Could you take us through a day in your life, from a possible morning routine through to your work? Do you have a fixed schedule? How do music and other aspects of your life feed back into each other - do you separate them or instead try to make them blend seamlessly?

This is a hard one to answer, it depends if it’s my normal life or what has happened since lockdown? In lockdown, I get up about 7am and go to the park to do Chi gong and exercise; then I come back and have a big breakfast with grapefruit, cereal and a mini omelette (I love my breakfasts). Then I get to work an hour for my own consultancy where I work with composers and artists to help them strategise and build their careers. Then at 10am I begin my PR work for WildKat. I look thorough all emails relating to potential coverage and see what I can get moving. Depending on where I am in a campaign, I might spend a morning writing a strategy, formulating a new pitch angle for a client, or researching further journalists contacts that fit a particular campaign. I break for lunch and then continue. Every day is varied but often the back bone of running a campaign is similar. 
As we are all working remotely I often check in with other members of the London Office via our online messaging system and then it can be good to organise a video call or two a week to brain storm ideas to increase creative thinking by working together. After work I usually have a wind down drink or catch up with friends over Zoom and relax. In normal times my evening during the week would be taken up with album launches, live concerts, networking events and me taking classical composers and industry friends to my favourite club in Soho - the Soho Whisky Club - or practicing violin in my own prog rock band.  I have to admit I have been missing my old evening routine a little in the last few months, but I would definitely say all my life is entirely interlinked.

The results of a campaign are not always easy to measure. How do you define success for your work?

On one level if a client returns for further work or I stay in touch directly, then that always feels like a good campaign. I feel really fulfilled when I hear people mentioning they attended a concert or started listening to a person’s music in direct response to some coverage I achieved. Or perhaps sometimes I hear a year or two later that a sudden new commission or opportunity appeared for a composer or artist. Although sometimes it’s not always clear to see a direct link I can’t help feeling that perhaps my work had an influence on how and where this artist was seen.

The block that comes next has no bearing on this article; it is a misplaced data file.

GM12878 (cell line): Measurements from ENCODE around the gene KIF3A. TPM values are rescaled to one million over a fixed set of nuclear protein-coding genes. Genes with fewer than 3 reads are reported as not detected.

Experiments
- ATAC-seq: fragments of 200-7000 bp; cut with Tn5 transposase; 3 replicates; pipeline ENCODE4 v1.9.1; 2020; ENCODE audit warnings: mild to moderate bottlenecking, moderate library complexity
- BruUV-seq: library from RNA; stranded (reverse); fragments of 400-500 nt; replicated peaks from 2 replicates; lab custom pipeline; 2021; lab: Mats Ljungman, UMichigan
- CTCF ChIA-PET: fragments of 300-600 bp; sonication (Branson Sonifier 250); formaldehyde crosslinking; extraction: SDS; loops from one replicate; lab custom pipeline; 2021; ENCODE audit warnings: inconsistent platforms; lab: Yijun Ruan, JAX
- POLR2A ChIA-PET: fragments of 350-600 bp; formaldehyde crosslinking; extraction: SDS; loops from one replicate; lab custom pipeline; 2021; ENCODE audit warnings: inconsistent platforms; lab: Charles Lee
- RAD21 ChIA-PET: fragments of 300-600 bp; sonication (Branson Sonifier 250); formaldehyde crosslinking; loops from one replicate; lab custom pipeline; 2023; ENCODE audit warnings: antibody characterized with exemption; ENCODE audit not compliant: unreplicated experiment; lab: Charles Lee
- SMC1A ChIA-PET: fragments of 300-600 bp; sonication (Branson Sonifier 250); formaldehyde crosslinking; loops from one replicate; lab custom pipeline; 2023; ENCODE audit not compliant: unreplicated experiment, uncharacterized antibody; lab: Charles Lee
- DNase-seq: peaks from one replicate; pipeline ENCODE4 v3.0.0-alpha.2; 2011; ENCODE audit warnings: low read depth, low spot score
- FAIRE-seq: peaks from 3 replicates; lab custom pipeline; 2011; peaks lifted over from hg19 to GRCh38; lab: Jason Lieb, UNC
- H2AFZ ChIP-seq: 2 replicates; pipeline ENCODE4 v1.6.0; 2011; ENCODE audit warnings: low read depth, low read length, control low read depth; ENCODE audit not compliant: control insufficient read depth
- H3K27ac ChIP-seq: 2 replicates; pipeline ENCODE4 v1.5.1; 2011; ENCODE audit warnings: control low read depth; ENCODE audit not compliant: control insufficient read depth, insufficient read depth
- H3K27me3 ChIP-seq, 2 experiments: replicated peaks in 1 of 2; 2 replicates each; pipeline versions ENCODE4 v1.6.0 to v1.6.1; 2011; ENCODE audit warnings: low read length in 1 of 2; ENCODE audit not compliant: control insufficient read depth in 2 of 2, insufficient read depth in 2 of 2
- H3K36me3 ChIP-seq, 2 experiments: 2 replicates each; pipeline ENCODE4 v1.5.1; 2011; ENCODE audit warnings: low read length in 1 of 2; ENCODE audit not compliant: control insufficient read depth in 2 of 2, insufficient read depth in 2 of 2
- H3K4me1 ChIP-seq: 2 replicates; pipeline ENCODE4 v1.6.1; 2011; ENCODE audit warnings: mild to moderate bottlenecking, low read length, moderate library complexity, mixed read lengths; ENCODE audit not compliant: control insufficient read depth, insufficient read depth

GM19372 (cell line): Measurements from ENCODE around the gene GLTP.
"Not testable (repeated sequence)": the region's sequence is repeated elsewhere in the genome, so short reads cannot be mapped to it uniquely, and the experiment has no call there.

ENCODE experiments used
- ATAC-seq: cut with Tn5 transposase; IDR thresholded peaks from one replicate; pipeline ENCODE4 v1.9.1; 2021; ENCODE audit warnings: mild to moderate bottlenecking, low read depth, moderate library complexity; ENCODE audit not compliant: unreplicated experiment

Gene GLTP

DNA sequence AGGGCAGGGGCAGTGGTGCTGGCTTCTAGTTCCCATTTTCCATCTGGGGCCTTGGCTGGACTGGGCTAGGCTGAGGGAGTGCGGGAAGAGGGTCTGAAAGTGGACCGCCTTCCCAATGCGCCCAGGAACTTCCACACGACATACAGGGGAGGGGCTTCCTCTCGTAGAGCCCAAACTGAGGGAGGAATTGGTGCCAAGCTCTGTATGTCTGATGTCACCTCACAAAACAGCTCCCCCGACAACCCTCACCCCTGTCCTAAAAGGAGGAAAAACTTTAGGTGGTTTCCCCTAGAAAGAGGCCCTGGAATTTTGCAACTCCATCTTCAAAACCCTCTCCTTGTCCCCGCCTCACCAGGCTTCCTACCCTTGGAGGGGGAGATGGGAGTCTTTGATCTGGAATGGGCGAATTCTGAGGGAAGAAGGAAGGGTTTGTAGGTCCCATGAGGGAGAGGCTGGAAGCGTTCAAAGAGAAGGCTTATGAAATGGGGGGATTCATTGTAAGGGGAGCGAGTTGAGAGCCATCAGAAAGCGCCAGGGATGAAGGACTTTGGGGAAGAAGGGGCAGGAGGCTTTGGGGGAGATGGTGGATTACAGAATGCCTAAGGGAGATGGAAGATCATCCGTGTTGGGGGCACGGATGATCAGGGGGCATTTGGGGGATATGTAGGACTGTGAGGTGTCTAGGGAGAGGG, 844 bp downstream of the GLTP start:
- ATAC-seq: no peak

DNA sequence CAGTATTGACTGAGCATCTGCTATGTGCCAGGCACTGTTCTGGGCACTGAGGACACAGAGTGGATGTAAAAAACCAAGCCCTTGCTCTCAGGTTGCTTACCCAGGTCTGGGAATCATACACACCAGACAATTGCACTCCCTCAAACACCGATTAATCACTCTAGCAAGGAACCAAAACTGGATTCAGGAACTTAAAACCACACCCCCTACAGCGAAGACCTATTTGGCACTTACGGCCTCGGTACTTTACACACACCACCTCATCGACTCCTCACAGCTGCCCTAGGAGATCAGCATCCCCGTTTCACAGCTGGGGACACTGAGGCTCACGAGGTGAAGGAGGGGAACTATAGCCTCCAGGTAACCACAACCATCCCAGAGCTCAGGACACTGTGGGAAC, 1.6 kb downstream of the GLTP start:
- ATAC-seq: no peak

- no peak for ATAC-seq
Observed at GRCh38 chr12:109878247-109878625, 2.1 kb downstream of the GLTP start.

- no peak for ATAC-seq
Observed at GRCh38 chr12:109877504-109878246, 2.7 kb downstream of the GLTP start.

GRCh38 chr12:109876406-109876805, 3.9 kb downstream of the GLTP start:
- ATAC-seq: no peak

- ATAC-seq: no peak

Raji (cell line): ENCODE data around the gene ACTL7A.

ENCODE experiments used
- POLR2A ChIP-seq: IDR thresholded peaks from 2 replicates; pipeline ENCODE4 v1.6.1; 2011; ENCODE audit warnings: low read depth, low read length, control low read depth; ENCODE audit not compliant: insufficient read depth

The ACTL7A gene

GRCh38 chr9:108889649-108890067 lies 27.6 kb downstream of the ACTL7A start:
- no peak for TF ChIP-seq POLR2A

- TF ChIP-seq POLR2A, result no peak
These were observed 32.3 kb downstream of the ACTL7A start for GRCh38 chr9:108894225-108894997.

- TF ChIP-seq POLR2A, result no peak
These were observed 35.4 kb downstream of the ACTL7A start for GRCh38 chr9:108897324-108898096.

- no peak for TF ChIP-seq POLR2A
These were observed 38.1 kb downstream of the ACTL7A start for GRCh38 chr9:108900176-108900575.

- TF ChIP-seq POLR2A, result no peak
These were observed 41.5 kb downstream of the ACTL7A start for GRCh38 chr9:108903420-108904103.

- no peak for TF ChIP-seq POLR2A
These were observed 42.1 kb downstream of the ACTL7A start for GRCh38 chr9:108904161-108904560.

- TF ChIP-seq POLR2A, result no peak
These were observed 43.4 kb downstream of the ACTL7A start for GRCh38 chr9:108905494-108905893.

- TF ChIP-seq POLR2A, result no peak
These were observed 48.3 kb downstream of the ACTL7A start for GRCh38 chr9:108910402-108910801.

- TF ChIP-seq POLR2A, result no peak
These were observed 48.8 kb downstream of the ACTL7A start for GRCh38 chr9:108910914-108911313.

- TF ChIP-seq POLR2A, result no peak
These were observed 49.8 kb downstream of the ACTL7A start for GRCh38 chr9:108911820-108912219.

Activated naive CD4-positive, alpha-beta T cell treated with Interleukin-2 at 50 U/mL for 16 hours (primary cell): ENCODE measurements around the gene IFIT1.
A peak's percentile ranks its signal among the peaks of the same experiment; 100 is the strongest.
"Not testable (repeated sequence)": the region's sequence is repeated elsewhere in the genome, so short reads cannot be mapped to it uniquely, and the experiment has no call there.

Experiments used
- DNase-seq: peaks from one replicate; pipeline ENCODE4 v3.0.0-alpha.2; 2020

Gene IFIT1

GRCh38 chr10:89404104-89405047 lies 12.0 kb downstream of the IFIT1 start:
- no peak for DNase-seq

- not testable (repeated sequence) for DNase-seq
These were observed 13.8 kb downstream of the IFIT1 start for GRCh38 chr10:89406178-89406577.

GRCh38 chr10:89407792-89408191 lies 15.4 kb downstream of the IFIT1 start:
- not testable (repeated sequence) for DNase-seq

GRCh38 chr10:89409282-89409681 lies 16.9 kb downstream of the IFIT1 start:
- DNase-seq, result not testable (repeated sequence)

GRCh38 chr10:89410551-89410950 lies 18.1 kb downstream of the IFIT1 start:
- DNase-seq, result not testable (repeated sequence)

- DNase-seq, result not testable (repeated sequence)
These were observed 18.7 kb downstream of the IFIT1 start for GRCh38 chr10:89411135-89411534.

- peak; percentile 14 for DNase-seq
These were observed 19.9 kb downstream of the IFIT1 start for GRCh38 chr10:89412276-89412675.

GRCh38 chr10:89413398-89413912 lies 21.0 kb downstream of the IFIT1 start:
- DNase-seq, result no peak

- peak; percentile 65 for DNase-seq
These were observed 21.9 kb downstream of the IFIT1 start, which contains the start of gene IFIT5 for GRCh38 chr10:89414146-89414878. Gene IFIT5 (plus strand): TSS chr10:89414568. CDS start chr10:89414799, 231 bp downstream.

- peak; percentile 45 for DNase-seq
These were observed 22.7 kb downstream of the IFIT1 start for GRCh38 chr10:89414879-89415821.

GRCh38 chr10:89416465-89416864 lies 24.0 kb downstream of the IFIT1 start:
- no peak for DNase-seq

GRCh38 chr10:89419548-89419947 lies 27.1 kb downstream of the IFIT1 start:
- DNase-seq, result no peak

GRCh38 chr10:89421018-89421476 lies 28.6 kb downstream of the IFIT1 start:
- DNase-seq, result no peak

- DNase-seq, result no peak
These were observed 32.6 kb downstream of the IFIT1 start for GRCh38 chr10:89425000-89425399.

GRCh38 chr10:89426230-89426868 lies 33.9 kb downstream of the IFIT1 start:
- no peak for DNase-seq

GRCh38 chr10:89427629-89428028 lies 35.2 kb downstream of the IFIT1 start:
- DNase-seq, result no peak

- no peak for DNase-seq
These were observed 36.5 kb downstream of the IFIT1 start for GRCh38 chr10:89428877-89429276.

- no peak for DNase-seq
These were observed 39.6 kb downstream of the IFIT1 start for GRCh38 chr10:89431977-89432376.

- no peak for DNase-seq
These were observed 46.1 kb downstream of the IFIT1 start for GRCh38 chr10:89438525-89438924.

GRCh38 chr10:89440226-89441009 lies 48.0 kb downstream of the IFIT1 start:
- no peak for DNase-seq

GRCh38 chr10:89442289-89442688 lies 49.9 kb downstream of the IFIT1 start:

There are many descriptions of the ideal state of mind for being creative. What is it like for you? What supports this ideal state of mind and what are distractions? Are there strategies to enter into this state more easily?

I like to foster a positive mood, when I am feeling most passionate and engaged. I encourage this by catching up with the client and hearing in their own words what makes them passionate. In addition, I find catching up with friends from the classical Industry and discussing ideas just gives me bigger and greater ideas which I feed back into my PR work. Distractions can occur and even with best endeavours, campaigns don’t always go to plan or a client is unable to deal with a less successful campaign than they hoped for with grace and want to place blame. I find in order to return to a more creative state of mind, it is important to take many breaks to come back again with fresh direction of thought and having brainstorms to soak up energy from other creative people and broaden your own ideas.

Art can be a purpose in its own right, but it can also directly feed back into everyday life, take on a social and political role and lead to more engagement. Can you describe your approach to art?

Art feeds back into my life every day; from playing violin to loving art exhibitions and museums, to being a huge film and film music fan. I am fascinated how one can be so moved by so many different forms of art; for me, music and film being particularly strong. I am also fascinated by history and where our art and culture has come from. Having studied archaeology, at one point I was particularly interested in early churches in the Middle East and how important church buildings were as places for ordinary people to look to as something mystical and bigger than their own lives; brought through the stain glass windows, the music, the design of the buildings and so much more; it fascinates me how art played a part in building a holy experience for centuries.

It is remarkable, in a way, that we have arrived in the 21st century with the basic concept of music PR still intact. Do you have a vision of your job, an idea of what it could be beyond its current form?

PR for me, is a bigger part of a whole of what I want to achieve in my career, supporting composer and artist strategy. Composers particularly underestimate the role promotion has in a successful career. I want my knowledge and understanding of PR and the industry to help future generations to be savvier as they build their career.